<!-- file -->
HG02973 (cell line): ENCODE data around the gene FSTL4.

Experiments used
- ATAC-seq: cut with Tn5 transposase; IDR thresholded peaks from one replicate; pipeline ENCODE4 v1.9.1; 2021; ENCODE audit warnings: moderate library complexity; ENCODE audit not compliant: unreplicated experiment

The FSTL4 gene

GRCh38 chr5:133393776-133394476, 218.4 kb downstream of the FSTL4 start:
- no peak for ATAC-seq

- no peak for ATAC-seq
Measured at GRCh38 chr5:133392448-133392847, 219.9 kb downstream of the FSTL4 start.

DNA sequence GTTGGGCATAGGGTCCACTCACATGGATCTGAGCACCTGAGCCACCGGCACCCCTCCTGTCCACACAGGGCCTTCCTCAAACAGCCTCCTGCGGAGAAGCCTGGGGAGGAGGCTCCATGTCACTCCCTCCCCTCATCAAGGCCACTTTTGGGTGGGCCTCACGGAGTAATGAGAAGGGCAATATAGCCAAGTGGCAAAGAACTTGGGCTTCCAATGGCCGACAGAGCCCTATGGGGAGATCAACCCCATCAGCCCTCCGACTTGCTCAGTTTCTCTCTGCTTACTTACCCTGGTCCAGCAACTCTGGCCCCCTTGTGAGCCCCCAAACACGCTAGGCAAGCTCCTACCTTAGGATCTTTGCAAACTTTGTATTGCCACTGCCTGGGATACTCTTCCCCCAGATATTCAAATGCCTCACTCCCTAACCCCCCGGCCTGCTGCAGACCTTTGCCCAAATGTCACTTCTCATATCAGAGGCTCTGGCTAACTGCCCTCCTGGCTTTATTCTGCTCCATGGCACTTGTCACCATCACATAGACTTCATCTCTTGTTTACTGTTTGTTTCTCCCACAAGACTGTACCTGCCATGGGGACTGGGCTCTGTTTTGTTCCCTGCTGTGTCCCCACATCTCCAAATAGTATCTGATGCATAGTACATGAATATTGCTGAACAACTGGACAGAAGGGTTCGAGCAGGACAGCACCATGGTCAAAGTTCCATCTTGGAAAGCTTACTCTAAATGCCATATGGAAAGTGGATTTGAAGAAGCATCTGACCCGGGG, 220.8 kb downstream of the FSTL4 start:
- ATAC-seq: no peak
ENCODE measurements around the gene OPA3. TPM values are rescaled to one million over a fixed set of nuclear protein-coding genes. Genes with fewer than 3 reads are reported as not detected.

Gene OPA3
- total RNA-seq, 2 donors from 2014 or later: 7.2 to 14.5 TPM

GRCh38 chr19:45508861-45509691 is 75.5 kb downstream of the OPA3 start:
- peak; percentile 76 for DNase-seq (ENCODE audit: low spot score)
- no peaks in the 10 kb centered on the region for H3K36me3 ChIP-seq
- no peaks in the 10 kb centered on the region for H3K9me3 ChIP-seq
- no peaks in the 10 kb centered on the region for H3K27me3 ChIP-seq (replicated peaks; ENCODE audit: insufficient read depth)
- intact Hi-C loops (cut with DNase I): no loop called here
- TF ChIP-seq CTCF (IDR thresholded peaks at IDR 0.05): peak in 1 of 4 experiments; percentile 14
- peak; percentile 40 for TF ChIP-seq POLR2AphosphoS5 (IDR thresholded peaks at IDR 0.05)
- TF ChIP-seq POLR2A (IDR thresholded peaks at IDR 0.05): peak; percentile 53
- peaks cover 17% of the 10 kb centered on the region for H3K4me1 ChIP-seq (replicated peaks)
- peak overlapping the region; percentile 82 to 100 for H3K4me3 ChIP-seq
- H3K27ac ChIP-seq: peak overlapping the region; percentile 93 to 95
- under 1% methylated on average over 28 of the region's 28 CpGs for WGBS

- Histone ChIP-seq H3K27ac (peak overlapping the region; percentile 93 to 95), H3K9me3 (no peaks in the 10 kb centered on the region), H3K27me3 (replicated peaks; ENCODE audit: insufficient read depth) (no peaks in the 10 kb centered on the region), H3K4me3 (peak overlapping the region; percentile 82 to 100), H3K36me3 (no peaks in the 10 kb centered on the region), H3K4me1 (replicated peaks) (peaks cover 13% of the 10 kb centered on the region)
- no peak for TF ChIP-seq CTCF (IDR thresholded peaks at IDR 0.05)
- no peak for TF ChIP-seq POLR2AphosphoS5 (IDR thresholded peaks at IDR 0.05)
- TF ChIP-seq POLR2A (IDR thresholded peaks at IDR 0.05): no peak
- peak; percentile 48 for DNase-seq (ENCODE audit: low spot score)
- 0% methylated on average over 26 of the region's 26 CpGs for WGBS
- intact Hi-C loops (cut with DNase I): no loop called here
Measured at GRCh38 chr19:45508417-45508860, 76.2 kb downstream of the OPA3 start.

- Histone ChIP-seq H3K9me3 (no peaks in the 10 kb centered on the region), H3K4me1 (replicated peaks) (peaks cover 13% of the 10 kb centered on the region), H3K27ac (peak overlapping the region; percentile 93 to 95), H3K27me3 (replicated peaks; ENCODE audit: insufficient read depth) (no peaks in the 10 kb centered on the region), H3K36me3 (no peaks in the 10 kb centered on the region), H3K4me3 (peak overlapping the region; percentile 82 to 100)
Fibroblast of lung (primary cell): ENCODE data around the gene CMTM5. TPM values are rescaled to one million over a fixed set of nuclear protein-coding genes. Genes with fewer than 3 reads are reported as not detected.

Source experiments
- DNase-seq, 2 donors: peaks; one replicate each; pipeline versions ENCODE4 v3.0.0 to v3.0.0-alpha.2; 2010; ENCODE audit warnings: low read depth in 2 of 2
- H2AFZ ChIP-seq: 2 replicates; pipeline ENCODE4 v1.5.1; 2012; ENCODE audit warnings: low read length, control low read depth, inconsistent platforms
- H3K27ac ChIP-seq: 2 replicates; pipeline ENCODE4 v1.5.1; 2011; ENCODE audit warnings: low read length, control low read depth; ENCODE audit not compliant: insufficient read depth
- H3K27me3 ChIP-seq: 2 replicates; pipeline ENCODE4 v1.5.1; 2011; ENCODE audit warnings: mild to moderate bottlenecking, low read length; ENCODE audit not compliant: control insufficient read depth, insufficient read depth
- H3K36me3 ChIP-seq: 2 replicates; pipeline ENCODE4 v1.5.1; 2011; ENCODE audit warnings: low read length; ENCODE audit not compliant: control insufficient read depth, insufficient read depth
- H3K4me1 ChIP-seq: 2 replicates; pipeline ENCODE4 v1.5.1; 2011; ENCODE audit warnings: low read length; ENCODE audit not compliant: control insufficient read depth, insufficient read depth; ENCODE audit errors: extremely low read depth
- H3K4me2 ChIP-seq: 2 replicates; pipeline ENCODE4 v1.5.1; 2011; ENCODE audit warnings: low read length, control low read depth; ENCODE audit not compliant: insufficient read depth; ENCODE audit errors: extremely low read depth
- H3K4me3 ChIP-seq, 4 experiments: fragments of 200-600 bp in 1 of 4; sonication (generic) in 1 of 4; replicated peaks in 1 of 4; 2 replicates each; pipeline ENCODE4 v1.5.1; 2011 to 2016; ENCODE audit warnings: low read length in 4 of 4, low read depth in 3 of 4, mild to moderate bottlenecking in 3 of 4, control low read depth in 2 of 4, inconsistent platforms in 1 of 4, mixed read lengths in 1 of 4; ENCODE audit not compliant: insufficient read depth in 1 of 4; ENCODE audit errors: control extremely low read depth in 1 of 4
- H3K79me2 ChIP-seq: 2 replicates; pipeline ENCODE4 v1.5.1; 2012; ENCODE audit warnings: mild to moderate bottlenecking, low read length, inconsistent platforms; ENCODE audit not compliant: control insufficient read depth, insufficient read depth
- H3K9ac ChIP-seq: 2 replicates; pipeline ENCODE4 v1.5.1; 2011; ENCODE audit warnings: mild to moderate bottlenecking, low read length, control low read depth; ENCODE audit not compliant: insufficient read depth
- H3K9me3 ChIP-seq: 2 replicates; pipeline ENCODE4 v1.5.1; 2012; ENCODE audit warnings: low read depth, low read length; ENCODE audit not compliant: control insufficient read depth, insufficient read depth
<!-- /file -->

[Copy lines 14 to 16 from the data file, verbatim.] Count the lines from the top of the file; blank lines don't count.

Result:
GRCh38 chr19:45508861-45509691 is 75.5 kb downstream of the OPA3 start:
- peak; percentile 76 for DNase-seq (ENCODE audit: low spot score)
- no peaks in the 10 kb centered on the region for H3K36me3 ChIP-seq